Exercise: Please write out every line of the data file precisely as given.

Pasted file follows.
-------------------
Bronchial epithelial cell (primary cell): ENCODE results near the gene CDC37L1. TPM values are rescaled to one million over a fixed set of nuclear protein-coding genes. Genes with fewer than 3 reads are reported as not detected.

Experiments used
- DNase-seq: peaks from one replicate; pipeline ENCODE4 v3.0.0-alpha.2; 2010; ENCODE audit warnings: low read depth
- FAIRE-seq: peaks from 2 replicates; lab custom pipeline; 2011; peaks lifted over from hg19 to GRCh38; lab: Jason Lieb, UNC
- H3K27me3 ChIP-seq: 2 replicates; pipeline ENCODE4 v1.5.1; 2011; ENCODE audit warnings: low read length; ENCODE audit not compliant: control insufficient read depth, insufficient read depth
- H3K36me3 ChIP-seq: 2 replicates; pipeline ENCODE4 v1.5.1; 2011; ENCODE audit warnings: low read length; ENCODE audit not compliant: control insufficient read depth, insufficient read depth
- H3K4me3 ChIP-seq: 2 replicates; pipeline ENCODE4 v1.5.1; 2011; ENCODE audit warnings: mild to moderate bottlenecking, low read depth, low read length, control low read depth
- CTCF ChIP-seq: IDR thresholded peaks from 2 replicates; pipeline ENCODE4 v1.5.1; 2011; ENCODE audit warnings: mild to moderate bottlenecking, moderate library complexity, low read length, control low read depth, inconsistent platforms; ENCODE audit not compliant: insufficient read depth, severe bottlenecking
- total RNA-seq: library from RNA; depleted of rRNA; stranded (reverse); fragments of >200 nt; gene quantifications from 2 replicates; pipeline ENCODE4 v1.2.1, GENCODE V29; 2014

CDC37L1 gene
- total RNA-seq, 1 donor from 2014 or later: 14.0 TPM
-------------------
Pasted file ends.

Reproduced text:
Bronchial epithelial cell (primary cell): ENCODE results near the gene CDC37L1. TPM values are rescaled to one million over a fixed set of nuclear protein-coding genes. Genes with fewer than 3 reads are reported as not detected.

Experiments used
- DNase-seq: peaks from one replicate; pipeline ENCODE4 v3.0.0-alpha.2; 2010; ENCODE audit warnings: low read depth
- FAIRE-seq: peaks from 2 replicates; lab custom pipeline; 2011; peaks lifted over from hg19 to GRCh38; lab: Jason Lieb, UNC
- H3K27me3 ChIP-seq: 2 replicates; pipeline ENCODE4 v1.5.1; 2011; ENCODE audit warnings: low read length; ENCODE audit not compliant: control insufficient read depth, insufficient read depth
- H3K36me3 ChIP-seq: 2 replicates; pipeline ENCODE4 v1.5.1; 2011; ENCODE audit warnings: low read length; ENCODE audit not compliant: control insufficient read depth, insufficient read depth
- H3K4me3 ChIP-seq: 2 replicates; pipeline ENCODE4 v1.5.1; 2011; ENCODE audit warnings: mild to moderate bottlenecking, low read depth, low read length, control low read depth
- CTCF ChIP-seq: IDR thresholded peaks from 2 replicates; pipeline ENCODE4 v1.5.1; 2011; ENCODE audit warnings: mild to moderate bottlenecking, moderate library complexity, low read length, control low read depth, inconsistent platforms; ENCODE audit not compliant: insufficient read depth, severe bottlenecking
- total RNA-seq: library from RNA; depleted of rRNA; stranded (reverse); fragments of >200 nt; gene quantifications from 2 replicates; pipeline ENCODE4 v1.2.1, GENCODE V29; 2014

CDC37L1 gene
- total RNA-seq, 1 donor from 2014 or later: 14.0 TPM